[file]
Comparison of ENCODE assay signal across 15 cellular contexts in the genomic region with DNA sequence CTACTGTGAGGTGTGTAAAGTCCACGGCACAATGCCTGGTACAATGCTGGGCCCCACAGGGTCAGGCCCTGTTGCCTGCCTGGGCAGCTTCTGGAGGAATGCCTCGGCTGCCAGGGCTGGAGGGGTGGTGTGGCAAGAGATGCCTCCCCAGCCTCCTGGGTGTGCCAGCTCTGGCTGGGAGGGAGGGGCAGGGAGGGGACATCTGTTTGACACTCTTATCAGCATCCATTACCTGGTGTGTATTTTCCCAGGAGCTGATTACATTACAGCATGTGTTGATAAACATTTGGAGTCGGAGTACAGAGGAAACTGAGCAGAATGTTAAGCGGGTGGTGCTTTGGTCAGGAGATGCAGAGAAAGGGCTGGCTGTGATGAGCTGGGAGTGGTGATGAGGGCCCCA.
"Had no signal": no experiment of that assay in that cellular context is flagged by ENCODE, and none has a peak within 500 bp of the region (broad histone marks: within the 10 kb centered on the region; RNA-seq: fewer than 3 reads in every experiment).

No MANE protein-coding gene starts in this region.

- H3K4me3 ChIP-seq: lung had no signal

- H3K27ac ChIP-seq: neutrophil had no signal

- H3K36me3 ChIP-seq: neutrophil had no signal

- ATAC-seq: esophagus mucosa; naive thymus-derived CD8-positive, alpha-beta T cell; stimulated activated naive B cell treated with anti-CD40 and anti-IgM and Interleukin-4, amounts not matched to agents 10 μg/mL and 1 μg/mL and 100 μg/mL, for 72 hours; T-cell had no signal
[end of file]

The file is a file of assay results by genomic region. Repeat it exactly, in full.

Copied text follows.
Comparison of ENCODE assay signal across 15 cellular contexts in the genomic region with DNA sequence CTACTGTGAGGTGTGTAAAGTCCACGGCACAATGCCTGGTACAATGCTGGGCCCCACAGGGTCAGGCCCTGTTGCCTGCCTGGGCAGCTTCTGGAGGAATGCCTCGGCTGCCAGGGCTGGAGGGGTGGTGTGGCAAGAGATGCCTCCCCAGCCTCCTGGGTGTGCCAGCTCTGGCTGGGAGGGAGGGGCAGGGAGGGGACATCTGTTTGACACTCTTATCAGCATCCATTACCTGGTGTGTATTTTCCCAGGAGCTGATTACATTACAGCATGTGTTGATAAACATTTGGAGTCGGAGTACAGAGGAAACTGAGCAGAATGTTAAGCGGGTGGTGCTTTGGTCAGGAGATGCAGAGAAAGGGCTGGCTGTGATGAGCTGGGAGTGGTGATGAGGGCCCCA.
"Had no signal": no experiment of that assay in that cellular context is flagged by ENCODE, and none has a peak within 500 bp of the region (broad histone marks: within the 10 kb centered on the region; RNA-seq: fewer than 3 reads in every experiment).

No MANE protein-coding gene starts in this region.

- H3K4me3 ChIP-seq: lung had no signal

- H3K27ac ChIP-seq: neutrophil had no signal

- H3K36me3 ChIP-seq: neutrophil had no signal

- ATAC-seq: esophagus mucosa; naive thymus-derived CD8-positive, alpha-beta T cell; stimulated activated naive B cell treated with anti-CD40 and anti-IgM and Interleukin-4, amounts not matched to agents 10 μg/mL and 1 μg/mL and 100 μg/mL, for 72 hours; T-cell had no signal